It’s been awhile since I showed you the two lamps I found for the boys’ room. The first was left in a house when the tenant moved out.
The second was delivered to me with end tables from a man who lost his mother and had to empty her house.
Neither lamp was something I would have cheered about finding but I know that paint can fix anything inexpensively. The first one was finished before I was given the second but I’m glad it was because it gave me direction for the second.
Here’s the first. You can read the details on how I painted this lamp and shade here.
These lamps couldn’t have been more different, what they had in common was their height. It would have been hard to tie them together in the same room if they had been drastically different in size. I was fortunate.
I couldn’t do a striped shade this time because the shade is pleated. I opted to do a solid color and pulled out the orange latex paint and covered the outside of the shade. It took two coats and then a third pass to catch missed spots in the pleats.
There were a couple of decisions I needed to make with the lamp itself. Would I paint the black marble base? What would I do with the eagle near the top?
I knew right away I wanted to leave the marble base as it was.
Now the eagle. I toyed around with a few different color ideas. The first thing I had to decide was if I wanted to make the eagle blend in or if I wanted to show off the eagle. This lamp is for Little Guy who loves everything about animals so I thought he would get a kick out of having an eagle on his lamp.
That answered the question of whether or not I wanted the eagle to stand out, I did.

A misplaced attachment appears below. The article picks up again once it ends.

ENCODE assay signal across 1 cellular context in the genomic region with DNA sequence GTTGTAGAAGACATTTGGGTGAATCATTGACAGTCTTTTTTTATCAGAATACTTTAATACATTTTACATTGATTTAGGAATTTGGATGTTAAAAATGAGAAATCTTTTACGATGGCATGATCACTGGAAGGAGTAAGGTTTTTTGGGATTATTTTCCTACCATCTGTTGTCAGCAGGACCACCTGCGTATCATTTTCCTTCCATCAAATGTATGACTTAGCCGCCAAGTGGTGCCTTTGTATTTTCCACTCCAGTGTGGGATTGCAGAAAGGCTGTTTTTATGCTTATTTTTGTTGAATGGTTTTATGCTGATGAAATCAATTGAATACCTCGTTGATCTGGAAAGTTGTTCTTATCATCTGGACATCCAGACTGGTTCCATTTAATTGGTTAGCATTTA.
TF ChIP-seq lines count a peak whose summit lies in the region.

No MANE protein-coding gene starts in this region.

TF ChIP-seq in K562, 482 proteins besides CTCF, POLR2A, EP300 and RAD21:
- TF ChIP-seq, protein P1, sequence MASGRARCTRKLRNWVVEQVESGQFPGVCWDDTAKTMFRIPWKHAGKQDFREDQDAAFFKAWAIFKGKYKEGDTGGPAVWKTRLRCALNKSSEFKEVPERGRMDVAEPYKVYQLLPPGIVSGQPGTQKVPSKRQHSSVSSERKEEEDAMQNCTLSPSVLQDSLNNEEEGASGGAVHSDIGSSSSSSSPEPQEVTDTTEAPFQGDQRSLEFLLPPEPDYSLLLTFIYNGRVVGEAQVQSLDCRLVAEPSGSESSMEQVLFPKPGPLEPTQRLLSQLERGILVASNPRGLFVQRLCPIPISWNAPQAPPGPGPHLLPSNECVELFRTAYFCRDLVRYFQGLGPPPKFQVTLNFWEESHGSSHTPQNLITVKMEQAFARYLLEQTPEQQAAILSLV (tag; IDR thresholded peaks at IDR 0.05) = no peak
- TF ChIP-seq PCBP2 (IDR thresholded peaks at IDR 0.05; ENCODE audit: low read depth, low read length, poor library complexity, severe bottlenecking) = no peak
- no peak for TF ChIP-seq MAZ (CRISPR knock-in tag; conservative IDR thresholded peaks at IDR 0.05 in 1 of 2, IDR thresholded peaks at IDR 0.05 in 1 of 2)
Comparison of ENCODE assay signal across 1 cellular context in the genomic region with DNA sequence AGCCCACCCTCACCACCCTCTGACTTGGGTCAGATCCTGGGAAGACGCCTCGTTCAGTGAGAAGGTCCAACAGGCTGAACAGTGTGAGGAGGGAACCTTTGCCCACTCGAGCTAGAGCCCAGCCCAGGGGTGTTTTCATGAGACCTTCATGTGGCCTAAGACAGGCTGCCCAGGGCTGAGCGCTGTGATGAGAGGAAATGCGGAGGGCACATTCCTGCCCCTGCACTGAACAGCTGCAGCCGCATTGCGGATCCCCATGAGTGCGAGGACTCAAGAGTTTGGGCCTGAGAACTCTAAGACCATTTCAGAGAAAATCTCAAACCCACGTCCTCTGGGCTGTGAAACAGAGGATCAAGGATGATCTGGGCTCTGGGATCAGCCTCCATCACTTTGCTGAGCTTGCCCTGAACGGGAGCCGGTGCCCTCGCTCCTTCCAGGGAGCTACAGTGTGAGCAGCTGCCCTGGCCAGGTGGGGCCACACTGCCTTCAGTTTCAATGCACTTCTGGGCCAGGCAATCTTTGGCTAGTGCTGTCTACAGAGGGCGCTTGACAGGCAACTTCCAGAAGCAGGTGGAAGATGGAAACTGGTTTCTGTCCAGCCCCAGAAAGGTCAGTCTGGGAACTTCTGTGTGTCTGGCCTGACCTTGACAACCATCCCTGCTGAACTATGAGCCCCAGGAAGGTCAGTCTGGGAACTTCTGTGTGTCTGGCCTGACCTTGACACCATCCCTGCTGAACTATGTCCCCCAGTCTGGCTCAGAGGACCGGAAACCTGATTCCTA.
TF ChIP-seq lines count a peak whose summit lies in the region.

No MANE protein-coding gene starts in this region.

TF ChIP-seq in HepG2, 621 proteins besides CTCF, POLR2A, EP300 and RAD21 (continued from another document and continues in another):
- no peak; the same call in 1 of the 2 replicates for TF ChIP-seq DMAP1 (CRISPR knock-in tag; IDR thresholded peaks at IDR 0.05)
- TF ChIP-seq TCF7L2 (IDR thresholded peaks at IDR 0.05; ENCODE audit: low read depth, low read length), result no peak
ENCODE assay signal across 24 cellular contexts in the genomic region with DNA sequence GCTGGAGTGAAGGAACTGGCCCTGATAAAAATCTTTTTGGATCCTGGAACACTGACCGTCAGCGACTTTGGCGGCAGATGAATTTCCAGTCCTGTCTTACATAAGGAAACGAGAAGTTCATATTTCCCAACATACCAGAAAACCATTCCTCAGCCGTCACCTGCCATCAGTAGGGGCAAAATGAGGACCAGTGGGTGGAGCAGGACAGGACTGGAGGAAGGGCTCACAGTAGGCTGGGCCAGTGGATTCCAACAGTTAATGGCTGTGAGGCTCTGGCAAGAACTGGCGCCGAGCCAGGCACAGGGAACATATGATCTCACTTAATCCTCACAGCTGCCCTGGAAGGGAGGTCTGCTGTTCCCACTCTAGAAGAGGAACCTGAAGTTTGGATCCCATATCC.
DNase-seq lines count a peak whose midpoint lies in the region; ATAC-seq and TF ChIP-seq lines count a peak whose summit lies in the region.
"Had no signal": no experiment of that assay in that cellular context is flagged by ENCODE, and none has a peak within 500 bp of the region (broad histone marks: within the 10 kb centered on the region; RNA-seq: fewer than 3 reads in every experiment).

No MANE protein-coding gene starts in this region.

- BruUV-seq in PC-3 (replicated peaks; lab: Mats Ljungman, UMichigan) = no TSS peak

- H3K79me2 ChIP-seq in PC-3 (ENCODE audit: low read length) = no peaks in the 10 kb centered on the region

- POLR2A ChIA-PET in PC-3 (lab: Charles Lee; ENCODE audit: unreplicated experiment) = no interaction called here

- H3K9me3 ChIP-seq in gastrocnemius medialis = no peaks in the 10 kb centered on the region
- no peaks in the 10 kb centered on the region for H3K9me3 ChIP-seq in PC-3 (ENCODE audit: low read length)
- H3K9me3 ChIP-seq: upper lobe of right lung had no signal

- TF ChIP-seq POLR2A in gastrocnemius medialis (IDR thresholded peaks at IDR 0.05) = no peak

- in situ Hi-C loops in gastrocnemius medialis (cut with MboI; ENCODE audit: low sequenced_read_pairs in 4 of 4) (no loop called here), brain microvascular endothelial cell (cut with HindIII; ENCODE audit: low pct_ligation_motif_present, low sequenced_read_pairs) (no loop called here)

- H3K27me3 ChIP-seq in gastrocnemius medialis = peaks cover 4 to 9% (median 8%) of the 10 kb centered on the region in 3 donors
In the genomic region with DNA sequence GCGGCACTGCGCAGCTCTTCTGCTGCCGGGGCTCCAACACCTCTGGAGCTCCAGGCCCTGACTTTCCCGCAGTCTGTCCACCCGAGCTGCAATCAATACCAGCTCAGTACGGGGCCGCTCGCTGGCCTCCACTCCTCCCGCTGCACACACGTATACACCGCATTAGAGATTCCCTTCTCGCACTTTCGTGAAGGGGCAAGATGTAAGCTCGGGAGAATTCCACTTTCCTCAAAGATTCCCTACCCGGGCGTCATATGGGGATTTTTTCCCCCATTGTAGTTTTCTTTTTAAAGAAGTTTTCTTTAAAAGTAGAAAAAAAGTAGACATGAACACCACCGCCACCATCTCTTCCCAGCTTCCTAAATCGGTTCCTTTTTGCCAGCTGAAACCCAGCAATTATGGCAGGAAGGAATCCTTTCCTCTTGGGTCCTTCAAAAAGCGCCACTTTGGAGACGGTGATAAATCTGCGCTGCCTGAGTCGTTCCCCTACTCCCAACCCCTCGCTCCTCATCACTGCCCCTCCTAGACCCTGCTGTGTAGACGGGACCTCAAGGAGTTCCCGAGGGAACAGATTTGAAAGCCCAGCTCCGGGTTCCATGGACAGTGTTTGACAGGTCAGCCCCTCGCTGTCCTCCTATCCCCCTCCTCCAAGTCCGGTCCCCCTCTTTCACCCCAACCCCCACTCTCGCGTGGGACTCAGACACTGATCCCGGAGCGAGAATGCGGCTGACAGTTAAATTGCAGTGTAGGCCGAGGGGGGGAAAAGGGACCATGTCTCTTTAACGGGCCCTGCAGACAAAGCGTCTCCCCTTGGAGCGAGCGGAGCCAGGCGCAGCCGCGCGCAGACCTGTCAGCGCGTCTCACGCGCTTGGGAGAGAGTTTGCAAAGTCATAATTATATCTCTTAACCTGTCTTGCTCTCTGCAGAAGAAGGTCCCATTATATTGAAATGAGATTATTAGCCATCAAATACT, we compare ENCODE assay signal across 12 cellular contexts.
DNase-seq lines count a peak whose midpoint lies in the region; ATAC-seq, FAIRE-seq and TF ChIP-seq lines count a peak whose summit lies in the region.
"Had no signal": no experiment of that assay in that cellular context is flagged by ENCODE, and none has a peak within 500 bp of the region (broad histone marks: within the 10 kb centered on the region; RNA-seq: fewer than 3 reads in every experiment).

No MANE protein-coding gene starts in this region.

So did I want to paint it? Maybe a glassy black to go with the black marble base? Use the orange? Maybe another color? In the end I opted to leave the eagle the original brass to allow it to pop against the turquoise and leave a bit of the original lamp intact.
Now that you’ve been the pieces coming together, let me show you how the two look sitting side by side.
It worked out perfectly. My oldest grandson loves the stripes on his lampshade and Little Guy loves the eagle.
While both lamps were very different in the beginning. One was made of brass, plastic and wood the other brass and marble you can see that once painted a matching color it showed off the circular patterns.
It’s hard to break down the cost of the lamps. I purchased the turquoise paint for the bench I have on the deck. I purchased one quart of the paint for just under $10 but after painting the bench and the lamps I also did two doors with it as well. The orange paint I purchased for a nightstand in the boys’ room, still to complete. The closest I can say is it cost less that $5 worth of paint to transform the lamps.